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data on African American consumers
Black Buying Power:
$679 Billion (2004)
Black U.S. Population:
Top Five Black Cities
- New York
Top Five Black Metros:
- New York-New Jersey
- Los Angeles
Top Five Expenditures:
- Housing 110.2 bil.
- Food 53.8 bil.
- Cars/Trucks 28.7 bil.
- Clothing 22.0 bil.
- Health Care 17.9 bil.
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NAACP considers lifting its economic boycott of South Carolina
By Roddie A. Burris
2006) For Kitty Green, the NAACP's call for an economic boycott of the
state seven years ago was a "slap in the face."
While the teacher-turned-entrepreneur supports the civil rights
organization's effort to remove the Confederate flag from the State House
grounds, the sanctions hit her business hard.
Now some members of the National Association for the Advancement of
Colored People are questioning whether it's good policy to continue the
boycott. In 2000, the flag was moved from atop the State House dome to a
monument in front of the capitol, and there's no plan to move it again.
NAACP president and chief executive officer Bruce S. Gordon (above) met
behind closed doors recently with black legislators and rank-and-file
members behind closed doors.
Members say Gordon, who has led the NAACP since June 2005, solicited their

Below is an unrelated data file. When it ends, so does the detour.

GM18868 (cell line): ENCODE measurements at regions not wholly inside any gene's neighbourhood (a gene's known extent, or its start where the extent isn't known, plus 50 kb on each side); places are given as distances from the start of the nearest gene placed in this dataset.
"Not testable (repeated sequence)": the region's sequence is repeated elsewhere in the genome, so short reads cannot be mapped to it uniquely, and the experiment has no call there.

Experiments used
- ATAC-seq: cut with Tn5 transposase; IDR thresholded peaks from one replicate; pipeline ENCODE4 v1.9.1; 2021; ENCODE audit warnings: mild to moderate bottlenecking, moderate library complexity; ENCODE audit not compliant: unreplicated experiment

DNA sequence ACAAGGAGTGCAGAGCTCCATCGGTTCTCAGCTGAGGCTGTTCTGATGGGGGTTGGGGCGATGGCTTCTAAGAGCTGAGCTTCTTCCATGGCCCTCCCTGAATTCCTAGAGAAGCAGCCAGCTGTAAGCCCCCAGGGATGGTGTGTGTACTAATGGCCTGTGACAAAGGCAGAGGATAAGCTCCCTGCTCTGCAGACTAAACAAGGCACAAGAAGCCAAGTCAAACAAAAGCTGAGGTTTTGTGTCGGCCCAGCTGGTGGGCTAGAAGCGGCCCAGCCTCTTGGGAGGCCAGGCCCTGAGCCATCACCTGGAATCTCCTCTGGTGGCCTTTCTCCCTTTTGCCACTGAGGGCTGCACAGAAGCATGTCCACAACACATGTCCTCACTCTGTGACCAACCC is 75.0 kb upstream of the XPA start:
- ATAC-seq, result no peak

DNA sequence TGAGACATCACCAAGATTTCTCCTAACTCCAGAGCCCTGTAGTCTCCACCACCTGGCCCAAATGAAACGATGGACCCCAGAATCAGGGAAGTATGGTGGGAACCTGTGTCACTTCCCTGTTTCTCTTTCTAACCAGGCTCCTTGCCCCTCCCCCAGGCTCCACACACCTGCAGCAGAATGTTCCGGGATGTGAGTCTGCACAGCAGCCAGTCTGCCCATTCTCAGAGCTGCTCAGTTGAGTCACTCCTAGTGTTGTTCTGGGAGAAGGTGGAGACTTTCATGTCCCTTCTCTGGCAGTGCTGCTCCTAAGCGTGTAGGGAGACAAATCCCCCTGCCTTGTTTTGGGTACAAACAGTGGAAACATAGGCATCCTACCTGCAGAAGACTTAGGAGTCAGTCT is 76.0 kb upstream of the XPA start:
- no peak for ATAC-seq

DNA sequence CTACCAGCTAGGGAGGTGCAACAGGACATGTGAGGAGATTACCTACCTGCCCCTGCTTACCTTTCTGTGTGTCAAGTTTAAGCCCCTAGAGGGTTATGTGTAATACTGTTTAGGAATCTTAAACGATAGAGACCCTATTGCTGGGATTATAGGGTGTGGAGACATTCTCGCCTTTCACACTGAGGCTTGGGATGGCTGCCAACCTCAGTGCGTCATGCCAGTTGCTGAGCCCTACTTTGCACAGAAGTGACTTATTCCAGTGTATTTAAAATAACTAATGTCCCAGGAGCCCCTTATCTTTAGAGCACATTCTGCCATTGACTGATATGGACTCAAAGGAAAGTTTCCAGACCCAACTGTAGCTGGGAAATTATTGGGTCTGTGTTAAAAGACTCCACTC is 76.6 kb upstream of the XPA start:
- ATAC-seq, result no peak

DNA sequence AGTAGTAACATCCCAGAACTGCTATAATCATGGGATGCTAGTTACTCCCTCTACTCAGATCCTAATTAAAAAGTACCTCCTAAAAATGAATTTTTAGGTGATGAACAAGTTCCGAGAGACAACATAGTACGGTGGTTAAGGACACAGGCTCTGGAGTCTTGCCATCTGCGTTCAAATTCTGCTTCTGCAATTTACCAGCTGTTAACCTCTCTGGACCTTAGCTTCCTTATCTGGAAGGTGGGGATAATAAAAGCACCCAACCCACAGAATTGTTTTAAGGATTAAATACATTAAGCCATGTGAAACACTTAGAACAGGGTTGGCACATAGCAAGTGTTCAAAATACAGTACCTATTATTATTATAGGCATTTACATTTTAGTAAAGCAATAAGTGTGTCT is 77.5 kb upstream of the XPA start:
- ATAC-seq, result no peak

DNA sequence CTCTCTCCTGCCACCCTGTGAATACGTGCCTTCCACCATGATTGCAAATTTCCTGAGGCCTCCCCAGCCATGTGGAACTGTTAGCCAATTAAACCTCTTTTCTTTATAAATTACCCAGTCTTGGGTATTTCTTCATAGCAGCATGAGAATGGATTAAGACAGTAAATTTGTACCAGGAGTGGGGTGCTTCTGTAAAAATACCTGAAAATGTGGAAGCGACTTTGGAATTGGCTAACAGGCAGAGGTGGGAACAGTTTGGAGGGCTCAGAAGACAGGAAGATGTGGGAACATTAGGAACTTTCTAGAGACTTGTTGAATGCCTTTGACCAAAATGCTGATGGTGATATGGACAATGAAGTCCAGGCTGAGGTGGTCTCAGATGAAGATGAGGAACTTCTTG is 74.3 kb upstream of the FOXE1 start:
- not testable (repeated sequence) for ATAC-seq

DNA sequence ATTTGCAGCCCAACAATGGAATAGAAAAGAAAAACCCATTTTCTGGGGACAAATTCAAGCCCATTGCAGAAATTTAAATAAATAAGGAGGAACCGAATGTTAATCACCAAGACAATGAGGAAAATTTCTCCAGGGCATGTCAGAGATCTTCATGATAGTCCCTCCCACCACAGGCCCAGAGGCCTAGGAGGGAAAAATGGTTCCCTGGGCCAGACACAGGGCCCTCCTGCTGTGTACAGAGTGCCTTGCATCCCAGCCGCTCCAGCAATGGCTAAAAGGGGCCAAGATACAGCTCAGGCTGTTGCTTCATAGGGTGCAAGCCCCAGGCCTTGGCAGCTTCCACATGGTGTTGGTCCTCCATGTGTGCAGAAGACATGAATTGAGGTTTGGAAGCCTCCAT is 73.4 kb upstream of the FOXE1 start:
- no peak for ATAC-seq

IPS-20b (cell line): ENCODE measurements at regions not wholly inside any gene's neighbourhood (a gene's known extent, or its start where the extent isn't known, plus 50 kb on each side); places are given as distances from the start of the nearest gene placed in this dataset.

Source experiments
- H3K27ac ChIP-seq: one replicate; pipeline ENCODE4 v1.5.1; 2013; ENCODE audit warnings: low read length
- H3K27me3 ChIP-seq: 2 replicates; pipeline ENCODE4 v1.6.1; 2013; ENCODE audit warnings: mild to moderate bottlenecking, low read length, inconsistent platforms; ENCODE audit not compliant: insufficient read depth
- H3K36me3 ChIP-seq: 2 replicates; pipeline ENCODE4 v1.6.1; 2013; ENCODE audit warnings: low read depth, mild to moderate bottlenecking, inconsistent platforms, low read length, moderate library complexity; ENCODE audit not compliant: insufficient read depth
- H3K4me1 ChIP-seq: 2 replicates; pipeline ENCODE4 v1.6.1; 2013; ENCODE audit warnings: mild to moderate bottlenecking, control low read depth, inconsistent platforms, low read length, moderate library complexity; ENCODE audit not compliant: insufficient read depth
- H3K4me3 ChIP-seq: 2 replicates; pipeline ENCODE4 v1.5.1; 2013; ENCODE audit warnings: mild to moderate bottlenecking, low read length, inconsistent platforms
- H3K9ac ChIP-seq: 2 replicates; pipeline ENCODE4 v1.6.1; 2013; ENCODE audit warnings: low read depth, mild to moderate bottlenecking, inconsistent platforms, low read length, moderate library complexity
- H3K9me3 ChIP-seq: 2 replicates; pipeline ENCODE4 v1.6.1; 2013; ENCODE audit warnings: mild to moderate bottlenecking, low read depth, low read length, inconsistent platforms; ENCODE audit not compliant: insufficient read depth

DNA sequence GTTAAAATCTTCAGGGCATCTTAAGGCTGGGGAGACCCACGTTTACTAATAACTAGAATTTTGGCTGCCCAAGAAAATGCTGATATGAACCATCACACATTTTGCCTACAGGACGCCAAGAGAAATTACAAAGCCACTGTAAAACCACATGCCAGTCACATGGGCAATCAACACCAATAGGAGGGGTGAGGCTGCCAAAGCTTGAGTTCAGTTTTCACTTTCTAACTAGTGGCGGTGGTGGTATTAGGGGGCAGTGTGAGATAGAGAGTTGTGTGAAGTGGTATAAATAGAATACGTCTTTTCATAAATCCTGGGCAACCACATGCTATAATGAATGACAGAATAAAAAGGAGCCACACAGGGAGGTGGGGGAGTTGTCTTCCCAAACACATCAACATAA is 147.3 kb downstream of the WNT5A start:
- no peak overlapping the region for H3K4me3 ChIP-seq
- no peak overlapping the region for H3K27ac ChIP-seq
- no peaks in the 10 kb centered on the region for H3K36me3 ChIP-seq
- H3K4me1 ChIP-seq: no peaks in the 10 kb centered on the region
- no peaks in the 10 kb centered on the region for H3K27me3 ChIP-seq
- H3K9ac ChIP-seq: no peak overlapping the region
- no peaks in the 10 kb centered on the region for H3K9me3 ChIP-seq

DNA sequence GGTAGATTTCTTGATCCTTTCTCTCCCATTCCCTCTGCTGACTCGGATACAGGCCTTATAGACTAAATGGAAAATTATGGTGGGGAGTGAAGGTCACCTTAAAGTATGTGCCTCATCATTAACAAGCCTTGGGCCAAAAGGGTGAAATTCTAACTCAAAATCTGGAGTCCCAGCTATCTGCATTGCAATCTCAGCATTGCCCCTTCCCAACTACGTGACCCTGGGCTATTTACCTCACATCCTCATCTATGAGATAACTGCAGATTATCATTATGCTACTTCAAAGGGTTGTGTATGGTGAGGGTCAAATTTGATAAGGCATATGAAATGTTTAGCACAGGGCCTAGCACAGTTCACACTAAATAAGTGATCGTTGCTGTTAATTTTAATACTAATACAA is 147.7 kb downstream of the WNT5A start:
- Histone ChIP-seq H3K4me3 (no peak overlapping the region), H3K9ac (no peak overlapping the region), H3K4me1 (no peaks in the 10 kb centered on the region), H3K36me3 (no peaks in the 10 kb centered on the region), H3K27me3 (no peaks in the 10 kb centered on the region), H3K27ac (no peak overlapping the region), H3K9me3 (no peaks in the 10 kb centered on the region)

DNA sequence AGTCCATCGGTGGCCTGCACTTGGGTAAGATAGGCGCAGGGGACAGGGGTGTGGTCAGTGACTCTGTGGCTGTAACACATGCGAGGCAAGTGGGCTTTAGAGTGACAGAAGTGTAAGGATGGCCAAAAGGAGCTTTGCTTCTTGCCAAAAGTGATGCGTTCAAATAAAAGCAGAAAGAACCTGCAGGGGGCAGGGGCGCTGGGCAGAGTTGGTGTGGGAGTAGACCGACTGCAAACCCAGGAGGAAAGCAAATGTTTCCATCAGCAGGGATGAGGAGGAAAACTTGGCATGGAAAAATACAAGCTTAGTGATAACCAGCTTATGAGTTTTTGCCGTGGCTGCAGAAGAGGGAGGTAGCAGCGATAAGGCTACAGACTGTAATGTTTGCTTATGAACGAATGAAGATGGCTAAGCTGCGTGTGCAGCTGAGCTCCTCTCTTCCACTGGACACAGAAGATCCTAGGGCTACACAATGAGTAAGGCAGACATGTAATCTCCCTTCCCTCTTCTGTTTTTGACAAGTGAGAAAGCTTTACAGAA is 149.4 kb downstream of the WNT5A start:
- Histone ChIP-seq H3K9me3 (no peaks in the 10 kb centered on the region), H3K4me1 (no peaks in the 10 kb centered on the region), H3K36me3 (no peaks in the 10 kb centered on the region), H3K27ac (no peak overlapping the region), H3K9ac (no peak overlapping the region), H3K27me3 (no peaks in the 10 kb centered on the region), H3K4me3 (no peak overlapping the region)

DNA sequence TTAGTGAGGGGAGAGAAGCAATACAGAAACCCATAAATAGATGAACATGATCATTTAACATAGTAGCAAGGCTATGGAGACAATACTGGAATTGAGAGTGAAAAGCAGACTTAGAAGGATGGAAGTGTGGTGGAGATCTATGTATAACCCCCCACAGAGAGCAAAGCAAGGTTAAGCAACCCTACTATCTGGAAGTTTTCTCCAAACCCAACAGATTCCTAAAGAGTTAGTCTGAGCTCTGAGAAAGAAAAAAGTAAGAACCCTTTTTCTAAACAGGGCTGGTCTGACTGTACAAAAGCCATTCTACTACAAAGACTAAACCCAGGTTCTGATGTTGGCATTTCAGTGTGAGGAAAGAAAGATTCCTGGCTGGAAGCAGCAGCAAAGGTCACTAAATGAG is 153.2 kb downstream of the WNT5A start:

thoughts about the sanctions. Gordon also told them they would hear back
from him after he and his staff review the boycott - and the issue behind
it: the Confederate flag.
No lawmaker has given any indication the Legislature has new interest in
the issue, and only the Legislature has the power to address it.
The boycott has been in effect since July 1999, when the state NAACP
called for it as a protest of to the flags flag atop the State House and
inside the House and Senate chambers. The boycott called on groups and
individuals to avoid traveling to the state for business or pleasure and
discouraged residents from visiting
South Carolina beaches or patronizing restaurants and motels.
The compromise that resulted in moving the flag to the Confederate
Soldier's Monument did not satisfy the NAACP, which has continued the
NAACP members and legislators who met with Gordon have been tight-lipped
about the discussions.
"It was an excellent meeting," said state Rep. David Mack, D-Charleston,
who is chairman of the Legislative Black Caucus. "We don't want to get
into any of the details," he said, adding there could be strategic
adjustments made to the policy.
That comes late though for business owners like Green, caught in the
crossfire of the boycott.
Green said it took years of building and grooming her business, Kitty
Green Gullah-N-Geechie Mahn Tours, then more years of marketing it to
tourists, to finally reach the brink of success before the boycott.
"We had come to such a good place with the state," Green recalled,
referring to the Lowcountry's rich cultural heritage and the working
relationship she had nurtured with the state tourism department.
When her business opened in 1992, Green's tours of plantations, old praise
houses and a number of structures built by slaves were competing for